A Friendly Guest is Just Passing Through
In March, adult Rufous Fantails in southern Australia may have almost finished migrating north. Younger Rufous Fantails will be following them during March and April. During migration, these lovely birds often visit more open habitats including our gardens and parks, so look out for them.
You'll recognise the Rufous Fantail by what it's named for - firstly its gorgeous 'rufous' or reddy-brown colouring on its brow, back and tail feathers, and secondly, its fanned tail, which is almost twice as wide as its body. Unlike those other bird species where the male gets all the glory and impressive plumage, the female Rufous Fantail is just as brightly coloured, if a little smaller.
Listen out for Rufous Fantails calling with a series of thin whistles with rising pitch, or making a single or double 'chip'. Click here to hear their call. Their call is multi-purpose, as it can serve as both an alarm to warn off predators when hunting for food or as a way to attract a mate.
To encourage these birds in your backyard, include a bird bath and keep it filled with clean, fresh water. To make them feel doubly welcome, plant an understory of local native spikey shrubs, and you're sure to attract small birds that feel a little more comfortable with somewhere nearby to hide in case a cat or bird of prey shows up.
Installing a cat enclosure is a great idea if you want to let your cat go outside without harming any buddies. Click here to find out about some DIY cat enclosures.
The Rufous Fantail may be a bit shy at first. It is very quick, flitting from place to place like its cousins the Grey Fantail and Willie Wagtail, and it hides behind leaves a lot, too. But take up a good position and wait a while, and it may lose its fear and come up quite close to you.
This bird is really worth a closer look. Consider, for instance, this beautiful description of Rufous Fantail, published in 1929 by N Chaffer in a journal called 'Emu':
"Watch [a Rufous Fantail] for a few minutes. At one moment he flits about amongst the bushes with partly opened wings continually swinging the body and expanding and closing the beautiful fan-shaped tail. Then away he flies like a flash in pursuit of an insect, twisting and turning in the air in every conceivable attitude. He is seized with a sudden impulse, swoops down to the streamside and after a hurried bath is off again. Momentarily he pauses to pour forth his song of joy. His whole being seems to vibrate with the joy of living. Then he remembers his mate brooding on the dainty cradle overhanging the stream and hurries back to relieve her. At his approach she slips off. He whisks around the nest with expanded tail for a few moments and then quietly and contentedly settles on the eggs and is at peace."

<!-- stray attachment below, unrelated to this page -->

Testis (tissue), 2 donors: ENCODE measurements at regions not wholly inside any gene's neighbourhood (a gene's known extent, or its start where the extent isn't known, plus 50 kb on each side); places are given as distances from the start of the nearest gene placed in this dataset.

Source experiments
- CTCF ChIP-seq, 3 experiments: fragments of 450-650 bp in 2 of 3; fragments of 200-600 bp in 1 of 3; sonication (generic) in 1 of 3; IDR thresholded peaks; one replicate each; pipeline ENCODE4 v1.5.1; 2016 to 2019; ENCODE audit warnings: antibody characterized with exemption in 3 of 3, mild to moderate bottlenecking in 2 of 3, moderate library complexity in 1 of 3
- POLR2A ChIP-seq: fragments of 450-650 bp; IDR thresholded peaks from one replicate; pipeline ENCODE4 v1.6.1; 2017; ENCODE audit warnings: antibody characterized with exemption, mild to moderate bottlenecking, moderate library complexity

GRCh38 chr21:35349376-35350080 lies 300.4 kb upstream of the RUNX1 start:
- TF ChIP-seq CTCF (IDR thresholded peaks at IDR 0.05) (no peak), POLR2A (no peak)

Once Rufous Fantails pair up, both the male and the female look for the best place to nest, which is often a shady spot in the fork of a branch. They build a delicate nest out of fine grasses and small roots bound with cobwebs and lined with thin, soft leaves. The nest has a stem that extends from the bottom, and is like a wine glass in shape.
Click to watch a video of two Rufous Fantail chicks feeding from their parents - you won't guess which of them comes off the better! Skip to 38 seconds in.
While feeding, the Rufous Fantail keeps quite low to the ground. Look out for them showing off with some aerial acrobatics as they catch flying insects, or skip between promising piles of leaf litter. Don't be surprised if they constantly fan their tails and flick their wings and body while looking for food.
Avoid using chemicals and pesticides in your garden. Poison will accumulate in a bird's system over time as it eats more pesticide-affected bugs, and it could become sick or die.
DID YOU KNOW?
Sometimes Rufous Fantails join forces with other birds to hunt out the small insects they love to eat. A Rufous Fantail might go out to lunch with the Spectacled Monarch, Large-Billed Scrubwren, Green-Backed Honeyeater and the Little Shrikethrush.